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Development Company co-host International Symposium on Heritage Conservation
Hong Kong, China

11 July 2023



An international symposium on heritage conservation co-hosted by UNESCO and New World Development Company, Ltd., was successfully held on 15 June 2023 in Hong Kong. The event, thematically titled ‘Heritage Innovation Symposium 2023 – When Innovation Empowers Heritage Conservation’, brought together government officials, leading experts and scholars to share examples of heritage conservation.

Convened at the University of Hong Kong, the symposium was attended by a combined total of more than 1,000 participants onsite and online, and hailing from various fields such as conservation, architecture, culture, and history. Officiating guests included Lu Xinning, Deputy Minister of the Liaison Office of the Central People’s Government in the HKSAR; Adrian Cheng, CEO, New World Development Company, Ltd.; Feng Jing, Chief of Culture Unit, UNESCO Bangkok Office; Bernadette Linn, Secretary for Development, Development Bureau of Hong Kong SAR; Kenneth Fok, Member of the Legislative Council (Sports, Performing Arts, Culture and Publication), Hong Kong SAR; Ivanhoe Chang, Commissioner for Heritage, Hong Kong SAR; and Douglas So, Chairman of Antiquities Advisory Board, Hong Kong SAR.

International Speakers Shared Heritage Conservation Examples

Mr Cheng, of New World Development, opened the event by noting that it represented ‘a groundbreaking platform for everyone in Hong Kong and around the world to rethink and re-strategize the future of heritage.’ In his keynote speech, Mr Feng Jing remarked,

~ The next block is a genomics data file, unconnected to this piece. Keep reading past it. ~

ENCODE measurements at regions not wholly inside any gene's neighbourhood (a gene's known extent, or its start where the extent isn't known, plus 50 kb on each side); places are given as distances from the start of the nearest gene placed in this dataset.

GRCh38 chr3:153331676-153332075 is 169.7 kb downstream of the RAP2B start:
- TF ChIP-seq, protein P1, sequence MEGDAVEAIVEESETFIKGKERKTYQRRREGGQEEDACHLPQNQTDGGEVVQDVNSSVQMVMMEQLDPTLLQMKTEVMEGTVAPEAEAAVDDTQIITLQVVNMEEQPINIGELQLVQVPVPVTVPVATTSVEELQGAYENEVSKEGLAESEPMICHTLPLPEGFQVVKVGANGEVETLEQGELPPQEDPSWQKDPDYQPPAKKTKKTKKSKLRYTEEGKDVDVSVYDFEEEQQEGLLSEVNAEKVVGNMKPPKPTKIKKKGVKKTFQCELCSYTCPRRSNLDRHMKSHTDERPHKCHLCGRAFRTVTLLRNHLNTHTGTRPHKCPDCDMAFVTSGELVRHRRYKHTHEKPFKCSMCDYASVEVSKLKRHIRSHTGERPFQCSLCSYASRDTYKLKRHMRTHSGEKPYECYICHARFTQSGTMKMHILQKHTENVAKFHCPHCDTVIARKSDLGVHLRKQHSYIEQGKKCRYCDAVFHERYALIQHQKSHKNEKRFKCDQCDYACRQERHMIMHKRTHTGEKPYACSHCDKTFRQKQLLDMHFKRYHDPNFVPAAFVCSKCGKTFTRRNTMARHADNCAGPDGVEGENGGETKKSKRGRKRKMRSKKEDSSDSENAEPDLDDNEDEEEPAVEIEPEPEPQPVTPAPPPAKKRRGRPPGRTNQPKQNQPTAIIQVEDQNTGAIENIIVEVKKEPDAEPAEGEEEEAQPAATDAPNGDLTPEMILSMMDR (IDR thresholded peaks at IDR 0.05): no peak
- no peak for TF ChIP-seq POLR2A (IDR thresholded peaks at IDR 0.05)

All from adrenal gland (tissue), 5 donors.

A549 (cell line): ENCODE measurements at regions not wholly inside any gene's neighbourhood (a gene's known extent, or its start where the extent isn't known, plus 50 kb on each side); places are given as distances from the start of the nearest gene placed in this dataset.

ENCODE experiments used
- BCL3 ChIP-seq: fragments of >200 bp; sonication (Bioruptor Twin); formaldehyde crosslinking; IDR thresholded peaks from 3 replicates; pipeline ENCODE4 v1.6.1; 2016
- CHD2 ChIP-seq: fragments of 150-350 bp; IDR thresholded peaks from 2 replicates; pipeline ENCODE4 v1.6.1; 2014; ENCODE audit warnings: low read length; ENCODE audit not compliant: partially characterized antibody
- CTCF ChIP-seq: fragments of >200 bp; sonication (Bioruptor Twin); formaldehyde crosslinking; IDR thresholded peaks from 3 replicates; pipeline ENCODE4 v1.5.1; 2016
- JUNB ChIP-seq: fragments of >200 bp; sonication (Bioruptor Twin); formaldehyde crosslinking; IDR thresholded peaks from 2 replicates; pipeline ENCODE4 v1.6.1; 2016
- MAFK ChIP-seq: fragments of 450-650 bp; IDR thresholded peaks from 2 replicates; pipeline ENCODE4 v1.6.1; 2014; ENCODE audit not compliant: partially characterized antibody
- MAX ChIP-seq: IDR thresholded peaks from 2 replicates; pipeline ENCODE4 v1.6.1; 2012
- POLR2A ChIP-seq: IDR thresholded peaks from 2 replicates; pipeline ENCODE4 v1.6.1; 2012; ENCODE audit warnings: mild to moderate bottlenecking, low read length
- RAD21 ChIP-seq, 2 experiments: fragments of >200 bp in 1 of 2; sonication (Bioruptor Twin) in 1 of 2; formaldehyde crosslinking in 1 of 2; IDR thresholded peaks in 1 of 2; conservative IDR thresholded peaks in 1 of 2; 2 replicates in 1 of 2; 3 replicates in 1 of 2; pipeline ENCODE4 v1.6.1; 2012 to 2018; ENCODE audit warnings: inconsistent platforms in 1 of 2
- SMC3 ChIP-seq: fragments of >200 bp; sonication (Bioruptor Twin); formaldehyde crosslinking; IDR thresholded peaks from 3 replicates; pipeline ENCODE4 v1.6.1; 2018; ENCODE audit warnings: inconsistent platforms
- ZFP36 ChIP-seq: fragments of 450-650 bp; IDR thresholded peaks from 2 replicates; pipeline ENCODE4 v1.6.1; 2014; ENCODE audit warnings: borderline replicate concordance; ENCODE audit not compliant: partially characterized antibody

"In recent decades, urban heritage has become increasingly under threat due to a variety of pressures. This not only affects the built fabric of historic cities, but also its intangible dimensions. Across the region, the winning projects from the UNESCO Asia-Pacific Awards for Cultural Heritage Conservation have been instrumental in changing the discourse about how cultural heritage contributes to the sustainable well-being of cities, societies and the environment…By actively engaging public, private and civic sectors the city, historic and contemporary, can be better preserved and celebrated."

Injecting Innovative Elements to Enable Historic Buildings to Align with Contemporary Cultural Trends

Mr Jeff Tung, Head of Special Projects, New World Development, took the occasion to provide an update on the conservation project of the State Theatre, a Grade I historic building in North Point. Noting the rarity of old theatres in Hong Kong, the State Theatre, a former hub for Chinese and Western cultures, is being transformed into a new cultural landmark, with the theatre itself being converted into a venue for artistic performances.

Geoff Rich, Partner, FCB Studios, shared the conservation project of the East Court of Alexandra Palace in London. Its East Wing Restoration Project, involving the reopening of a historic theatre, was bestowed with a National Award at the prestigious Royal Institute of British Architects (RIBA) Awards, in 2019.

Ms Tan Huey Jiun, Director in Conservation Planning of the Urban Redevelopment Authority, Singapore, introduced her country’s heritage preservation approach and shared how the Singapore Government preserved the 90-year-old Capitol Theatre using technological innovations. Ms Tan discussed how Singapore aims to strike a balance between development and conservation; embraces opportunities for public-private partnership; and believes that heritage buildings can remain culturally relevant while providing lasting value for the wider community.


Professor Jie Zhang, of the School of Architecture, Tsinghua University, introduced participants of the symposium to the conservation project of the Jingdezhen Ceramic Industry Museum, at Jingdezhen, China. The project transformed the 1950s Cosmic Porcelain Factory into a museum and mixed-use facility showcasing Jingdezhen’s global renown as a ceramic production center, and creating innovative opportunities for the public to interact with the famous ceramic production facilities. The project has received an Award for ‘New Design in Heritage Contexts’ by the UNESCO Asia-Pacific Awards for Cultural Heritage Conservation, in 2017.

The Symposium concluded with a panel discussion moderated by Ms Linda Shetabi, Lecturer in the MSc Conservation Programme at the University of Hong Kong, in which panelists shared their thoughts on what ‘sustainability’ meant to them and to their heritage practices.